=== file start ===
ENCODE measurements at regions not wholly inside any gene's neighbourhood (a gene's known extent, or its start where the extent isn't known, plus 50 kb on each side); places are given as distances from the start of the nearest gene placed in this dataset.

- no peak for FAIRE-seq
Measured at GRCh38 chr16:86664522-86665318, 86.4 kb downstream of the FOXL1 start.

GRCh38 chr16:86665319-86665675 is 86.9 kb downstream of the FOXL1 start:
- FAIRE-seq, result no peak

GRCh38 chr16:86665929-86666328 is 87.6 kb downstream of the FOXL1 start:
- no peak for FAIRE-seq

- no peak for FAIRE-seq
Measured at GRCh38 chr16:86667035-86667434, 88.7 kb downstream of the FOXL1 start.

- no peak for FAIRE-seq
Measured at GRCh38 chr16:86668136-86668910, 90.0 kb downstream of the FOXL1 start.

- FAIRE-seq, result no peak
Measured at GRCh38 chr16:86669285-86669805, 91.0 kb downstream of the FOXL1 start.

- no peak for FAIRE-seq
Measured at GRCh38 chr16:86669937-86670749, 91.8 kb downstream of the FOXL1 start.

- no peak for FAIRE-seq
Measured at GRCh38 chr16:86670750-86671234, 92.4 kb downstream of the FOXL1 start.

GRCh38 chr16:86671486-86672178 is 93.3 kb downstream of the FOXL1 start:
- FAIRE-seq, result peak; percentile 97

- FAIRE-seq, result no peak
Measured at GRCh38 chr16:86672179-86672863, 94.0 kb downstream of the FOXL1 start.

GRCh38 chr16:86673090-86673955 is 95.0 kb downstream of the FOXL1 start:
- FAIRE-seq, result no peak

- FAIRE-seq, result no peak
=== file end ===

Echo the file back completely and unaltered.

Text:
ENCODE measurements at regions not wholly inside any gene's neighbourhood (a gene's known extent, or its start where the extent isn't known, plus 50 kb on each side); places are given as distances from the start of the nearest gene placed in this dataset.

- no peak for FAIRE-seq
Measured at GRCh38 chr16:86664522-86665318, 86.4 kb downstream of the FOXL1 start.

GRCh38 chr16:86665319-86665675 is 86.9 kb downstream of the FOXL1 start:
- FAIRE-seq, result no peak

GRCh38 chr16:86665929-86666328 is 87.6 kb downstream of the FOXL1 start:
- no peak for FAIRE-seq

- no peak for FAIRE-seq
Measured at GRCh38 chr16:86667035-86667434, 88.7 kb downstream of the FOXL1 start.

- no peak for FAIRE-seq
Measured at GRCh38 chr16:86668136-86668910, 90.0 kb downstream of the FOXL1 start.

- FAIRE-seq, result no peak
Measured at GRCh38 chr16:86669285-86669805, 91.0 kb downstream of the FOXL1 start.

- no peak for FAIRE-seq
Measured at GRCh38 chr16:86669937-86670749, 91.8 kb downstream of the FOXL1 start.

- no peak for FAIRE-seq
Measured at GRCh38 chr16:86670750-86671234, 92.4 kb downstream of the FOXL1 start.

GRCh38 chr16:86671486-86672178 is 93.3 kb downstream of the FOXL1 start:
- FAIRE-seq, result peak; percentile 97

- FAIRE-seq, result no peak
Measured at GRCh38 chr16:86672179-86672863, 94.0 kb downstream of the FOXL1 start.

GRCh38 chr16:86673090-86673955 is 95.0 kb downstream of the FOXL1 start:
- FAIRE-seq, result no peak

- FAIRE-seq, result no peak